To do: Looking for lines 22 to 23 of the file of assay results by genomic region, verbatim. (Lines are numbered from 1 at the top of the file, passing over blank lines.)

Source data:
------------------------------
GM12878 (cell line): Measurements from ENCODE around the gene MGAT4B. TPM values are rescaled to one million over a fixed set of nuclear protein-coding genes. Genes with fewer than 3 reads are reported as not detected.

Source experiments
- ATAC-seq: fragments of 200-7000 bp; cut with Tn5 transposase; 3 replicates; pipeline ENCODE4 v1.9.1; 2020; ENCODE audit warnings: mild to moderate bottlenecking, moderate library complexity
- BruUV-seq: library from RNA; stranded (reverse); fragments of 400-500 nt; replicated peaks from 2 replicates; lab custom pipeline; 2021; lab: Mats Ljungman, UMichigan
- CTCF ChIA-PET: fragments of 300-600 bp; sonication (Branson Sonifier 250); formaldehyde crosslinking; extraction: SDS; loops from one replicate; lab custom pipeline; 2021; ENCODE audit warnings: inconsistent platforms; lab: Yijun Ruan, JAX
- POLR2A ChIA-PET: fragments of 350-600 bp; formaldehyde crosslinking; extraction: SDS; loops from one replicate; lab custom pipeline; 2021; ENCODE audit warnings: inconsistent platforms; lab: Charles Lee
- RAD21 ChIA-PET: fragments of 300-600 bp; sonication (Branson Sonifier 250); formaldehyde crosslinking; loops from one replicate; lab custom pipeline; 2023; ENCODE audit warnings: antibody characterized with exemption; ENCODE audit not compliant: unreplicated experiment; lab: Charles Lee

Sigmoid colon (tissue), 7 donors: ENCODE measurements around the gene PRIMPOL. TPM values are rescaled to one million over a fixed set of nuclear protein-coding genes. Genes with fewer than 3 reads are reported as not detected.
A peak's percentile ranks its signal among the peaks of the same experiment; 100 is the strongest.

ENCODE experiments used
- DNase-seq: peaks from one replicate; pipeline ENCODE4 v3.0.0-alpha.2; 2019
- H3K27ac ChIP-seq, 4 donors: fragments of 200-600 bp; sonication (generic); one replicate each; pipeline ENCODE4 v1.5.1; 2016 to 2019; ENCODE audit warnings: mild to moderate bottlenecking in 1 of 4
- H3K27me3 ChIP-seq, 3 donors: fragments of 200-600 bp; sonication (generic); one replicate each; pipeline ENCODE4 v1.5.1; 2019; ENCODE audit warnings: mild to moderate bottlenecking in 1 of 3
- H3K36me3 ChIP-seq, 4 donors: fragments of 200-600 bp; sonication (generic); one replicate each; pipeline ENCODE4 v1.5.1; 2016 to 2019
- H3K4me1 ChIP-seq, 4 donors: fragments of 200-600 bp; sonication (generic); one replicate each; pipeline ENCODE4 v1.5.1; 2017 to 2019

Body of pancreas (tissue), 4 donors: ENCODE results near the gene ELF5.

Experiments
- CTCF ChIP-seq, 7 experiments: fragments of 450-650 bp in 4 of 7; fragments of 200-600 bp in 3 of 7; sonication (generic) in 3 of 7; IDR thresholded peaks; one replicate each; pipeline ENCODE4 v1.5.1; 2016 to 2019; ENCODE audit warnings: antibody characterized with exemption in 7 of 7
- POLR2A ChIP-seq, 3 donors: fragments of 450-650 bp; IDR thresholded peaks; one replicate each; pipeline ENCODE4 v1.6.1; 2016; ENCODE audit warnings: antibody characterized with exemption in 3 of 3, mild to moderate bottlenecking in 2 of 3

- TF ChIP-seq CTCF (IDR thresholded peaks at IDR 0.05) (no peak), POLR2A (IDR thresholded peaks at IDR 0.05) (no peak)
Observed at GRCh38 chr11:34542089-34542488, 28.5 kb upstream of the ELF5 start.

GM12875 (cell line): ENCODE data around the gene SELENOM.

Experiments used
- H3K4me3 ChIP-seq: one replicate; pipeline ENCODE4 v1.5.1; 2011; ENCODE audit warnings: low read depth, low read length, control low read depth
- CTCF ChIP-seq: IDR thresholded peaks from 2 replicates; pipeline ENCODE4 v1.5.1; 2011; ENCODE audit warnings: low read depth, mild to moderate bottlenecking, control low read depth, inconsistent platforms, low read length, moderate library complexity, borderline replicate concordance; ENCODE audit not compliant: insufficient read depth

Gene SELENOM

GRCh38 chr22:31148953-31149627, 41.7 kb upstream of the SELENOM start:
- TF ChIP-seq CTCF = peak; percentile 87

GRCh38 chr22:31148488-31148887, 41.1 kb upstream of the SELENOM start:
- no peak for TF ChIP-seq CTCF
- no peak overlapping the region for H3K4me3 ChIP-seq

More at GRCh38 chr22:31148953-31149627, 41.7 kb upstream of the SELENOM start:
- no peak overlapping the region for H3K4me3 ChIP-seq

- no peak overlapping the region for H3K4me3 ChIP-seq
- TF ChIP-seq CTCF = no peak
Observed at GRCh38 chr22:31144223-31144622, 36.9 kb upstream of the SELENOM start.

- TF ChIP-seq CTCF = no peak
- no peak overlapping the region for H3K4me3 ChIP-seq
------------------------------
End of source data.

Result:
GM12875 (cell line): ENCODE data around the gene SELENOM.

Experiments used